You don't see the benefits justifying the cost, because you completely misunderstand the benefits. I see the benefits in terms of my physical well-being, comfort and enjoyment of the journey, and as a solo traveller, my safety. Ride quality, stiffness and weight have a major impact on these. The cost is of secondary importance to me.

I like hills - I've spent a lot of time trekking at high altitude, and if you read my journals you'll quickly see that the routes I take seek them out rather than avoid them. Last tour I crossed Dansey's Pass and Hakataramea Pass (both unsealed), Lindis Pass (which I've crossed before), the Crown Range and the hilly Catlins, all of which I could have easily avoided. And I've was also surprised by a few unnamed hills that I didn't know about. But I've learned from bitter experience trekking in the Himalaya the despair I felt when I reached the limits of my endurance and was faced with the prospect of jettisoning gear or even perhaps abandoning the journey, all because I was carrying too much. And as a result my knees are now permanently damaged. So when I ride up hills I want it to be a good solid workout that I can really engage with and enjoy, and not a gut-busting slogfest test of my endurance and the condition of my knees.

The throwaway line that "an extra kilo or two doesn't matter" rolls of the tongue very easily, but doesn't matter to whom? It certainly matters to me. It matters to STC67, or at least Mrs STC67 who is quite petite and struggles on the hills with her heavy bike. You may think it doesn't matter to you, but your gf may not agree and you may find yourself halfway up Lindis Pass carrying her load as well as yours, and wondering where the next post office is so you can send home some of the baggage that you don't really need but brought along "just in case". You've probably heard the expression "happy wife, happy life". Unhappy wife/gf may even mean an abrupt end to your tour and no more touring for you. It happens, believe me. :lol: :lol: :lol:
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Re: Lightweight Touring Considerations

Postby snafuspyramid » Tue Jul 30, 2013 9:29 am

RonK wrote:
The throwaway line that "an extra kilo or two doesn't matter" rolls of the tongue very easily, but doesn't matter to whom? It certainly matters to me. It matters to STC67, or at least Mrs STC67 who is quite petite and struggles on the hills with her heavy bike. You may think it doesn't matter to you, but your gf may not agree and you may find yourself halfway up Lindis Pass carrying her load as well as yours, and wondering where the next post office is so you can send home some of the baggage that you don't really need but brought along "just in case". You've probably heard the expression "happy wife, happy life". Unhappy wife/gf may even mean an abrupt end to your tour and no more touring for you. It happens, believe me. :lol: :lol: :lol:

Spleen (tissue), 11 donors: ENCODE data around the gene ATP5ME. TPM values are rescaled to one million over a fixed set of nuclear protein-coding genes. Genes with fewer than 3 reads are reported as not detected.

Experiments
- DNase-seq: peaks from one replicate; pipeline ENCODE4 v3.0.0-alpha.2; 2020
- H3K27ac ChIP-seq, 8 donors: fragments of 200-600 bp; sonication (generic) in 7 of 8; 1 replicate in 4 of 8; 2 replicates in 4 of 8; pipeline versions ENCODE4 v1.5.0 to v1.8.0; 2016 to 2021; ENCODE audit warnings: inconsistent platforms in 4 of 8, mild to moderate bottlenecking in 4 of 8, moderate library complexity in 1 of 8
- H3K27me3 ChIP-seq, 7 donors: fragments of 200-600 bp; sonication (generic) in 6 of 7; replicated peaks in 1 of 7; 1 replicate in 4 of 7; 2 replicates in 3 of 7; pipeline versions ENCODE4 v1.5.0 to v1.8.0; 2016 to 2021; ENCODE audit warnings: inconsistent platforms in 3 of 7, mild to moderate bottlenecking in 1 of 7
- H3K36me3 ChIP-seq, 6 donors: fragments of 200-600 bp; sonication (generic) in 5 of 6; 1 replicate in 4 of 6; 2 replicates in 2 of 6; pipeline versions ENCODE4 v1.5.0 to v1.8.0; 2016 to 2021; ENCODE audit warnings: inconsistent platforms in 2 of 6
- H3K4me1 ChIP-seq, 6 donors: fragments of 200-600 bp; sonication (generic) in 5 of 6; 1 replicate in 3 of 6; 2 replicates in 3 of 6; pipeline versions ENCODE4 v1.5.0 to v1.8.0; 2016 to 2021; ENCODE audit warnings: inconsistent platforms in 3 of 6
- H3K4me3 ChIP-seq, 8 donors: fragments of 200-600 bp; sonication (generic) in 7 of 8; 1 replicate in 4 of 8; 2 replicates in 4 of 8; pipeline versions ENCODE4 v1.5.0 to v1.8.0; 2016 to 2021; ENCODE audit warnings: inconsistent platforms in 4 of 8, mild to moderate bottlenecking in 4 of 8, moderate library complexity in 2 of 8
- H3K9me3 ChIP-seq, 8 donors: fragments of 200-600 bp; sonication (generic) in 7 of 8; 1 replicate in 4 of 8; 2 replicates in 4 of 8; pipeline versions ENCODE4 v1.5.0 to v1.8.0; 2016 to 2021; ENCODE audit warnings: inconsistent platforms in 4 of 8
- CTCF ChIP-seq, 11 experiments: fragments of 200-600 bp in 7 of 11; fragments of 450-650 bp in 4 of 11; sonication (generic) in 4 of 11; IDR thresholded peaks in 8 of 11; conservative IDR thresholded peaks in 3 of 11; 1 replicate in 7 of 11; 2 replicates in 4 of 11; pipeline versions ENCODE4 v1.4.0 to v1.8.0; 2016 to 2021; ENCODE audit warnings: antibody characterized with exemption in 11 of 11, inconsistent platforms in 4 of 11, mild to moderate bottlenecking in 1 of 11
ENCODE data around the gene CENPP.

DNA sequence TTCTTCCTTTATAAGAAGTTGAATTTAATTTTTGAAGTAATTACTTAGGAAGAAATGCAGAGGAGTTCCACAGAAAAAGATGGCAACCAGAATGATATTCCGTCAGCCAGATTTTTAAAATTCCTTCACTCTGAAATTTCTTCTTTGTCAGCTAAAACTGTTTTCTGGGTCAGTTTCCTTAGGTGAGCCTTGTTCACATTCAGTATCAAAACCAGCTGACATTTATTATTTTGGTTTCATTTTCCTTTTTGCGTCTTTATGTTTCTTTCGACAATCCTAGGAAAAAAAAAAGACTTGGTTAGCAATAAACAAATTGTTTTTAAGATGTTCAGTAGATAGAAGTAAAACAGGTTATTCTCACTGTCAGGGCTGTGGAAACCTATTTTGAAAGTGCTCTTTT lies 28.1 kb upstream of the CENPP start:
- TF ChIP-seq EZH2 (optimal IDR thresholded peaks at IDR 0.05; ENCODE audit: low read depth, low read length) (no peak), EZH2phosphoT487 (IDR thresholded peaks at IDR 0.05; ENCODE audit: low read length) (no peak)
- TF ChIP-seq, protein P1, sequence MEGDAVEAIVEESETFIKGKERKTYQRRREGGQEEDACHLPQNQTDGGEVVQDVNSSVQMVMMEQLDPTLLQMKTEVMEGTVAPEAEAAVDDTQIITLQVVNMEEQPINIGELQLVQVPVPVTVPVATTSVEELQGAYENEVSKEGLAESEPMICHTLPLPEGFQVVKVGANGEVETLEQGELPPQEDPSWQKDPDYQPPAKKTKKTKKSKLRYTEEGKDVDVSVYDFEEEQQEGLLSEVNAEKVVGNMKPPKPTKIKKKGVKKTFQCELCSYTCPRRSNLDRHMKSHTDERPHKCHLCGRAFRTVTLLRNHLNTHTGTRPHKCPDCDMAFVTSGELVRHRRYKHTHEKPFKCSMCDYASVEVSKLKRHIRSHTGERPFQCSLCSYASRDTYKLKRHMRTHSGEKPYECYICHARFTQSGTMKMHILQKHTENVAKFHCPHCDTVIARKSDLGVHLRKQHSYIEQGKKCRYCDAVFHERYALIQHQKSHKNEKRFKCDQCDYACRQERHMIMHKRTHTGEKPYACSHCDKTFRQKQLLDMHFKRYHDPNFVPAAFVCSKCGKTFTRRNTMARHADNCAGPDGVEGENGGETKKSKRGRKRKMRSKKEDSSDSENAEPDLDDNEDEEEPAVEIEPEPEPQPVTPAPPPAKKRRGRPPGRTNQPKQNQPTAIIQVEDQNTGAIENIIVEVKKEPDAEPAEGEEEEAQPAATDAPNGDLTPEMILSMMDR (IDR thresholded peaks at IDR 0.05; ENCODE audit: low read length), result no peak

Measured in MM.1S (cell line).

The thought had certainly crossed my mind, hence the degree of preparation :D

I don't think a few extra kilograms would make much difference to me, but I agree it will make a difference to my partner. I'm around 95kg, 6'4", mostly composed of legs, and have been regularly cycling fairly long distances since I was a teenager. My girlfriend is a little more than half my weight and has only taken up cycling recently. Her bike (Kona Sutra) is actually a kilogram and a half heavier than mine, since mine has high-end MTB parts, rim brakes and a less robust frame (despite being ten sizes larger). Still, on practice rides I've simply been carrying more weight than she, so the "extra" weight on her bike is effectively borne by me. I very much anticipate being half way up Lindis Pass carrying her load, and am training for that event.

I still think that it makes more sense to reduce weight in other (cheaper) areas, such as spending the extra on UL camping gear. However, I'd guess that you'll have done that already if you're investing in a Ti frame...
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Re: Lightweight Touring Considerations

Postby RonK » Tue Jul 30, 2013 10:20 am

snafuspyramid wrote:
RonK wrote:
The throwaway line that "an extra kilo or two doesn't matter" rolls of the tongue very easily, but doesn't matter to whom? It certainly matters to me. It matters to STC67, or at least Mrs STC67 who is quite petite and struggles on the hills with her heavy bike. You may think it doesn't matter to you, but your gf may not agree and you may find yourself halfway up Lindis Pass carrying her load as well as yours, and wondering where the next post office is so you can send home some of the baggage that you don't really need but brought along "just in case". You've probably heard the expression "happy wife, happy life". Unhappy wife/gf may even mean an abrupt end to your tour and no more touring for you. It happens, believe me. :lol: :lol: :lol:


The thought had certainly crossed my mind, hence the degree of preparation :D

I don't think a few extra kilograms would make much difference to me, but I agree it will make a difference to my partner. I'm around 95kg, 6'4", mostly composed of legs, and have been regularly cycling fairly long distances since I was a teenager. My girlfriend is a little more than half my weight and has only taken up cycling recently. Her bike (Kona Sutra) is actually a kilogram and a half heavier than mine, since mine has high-end MTB parts, rim brakes and a less robust frame (despite being ten sizes larger). Still, on practice rides I've simply been carrying more weight than she, so the "extra" weight on her bike is effectively borne by me. I very much anticipate being half way up Lindis Pass carrying her load, and am training for that event.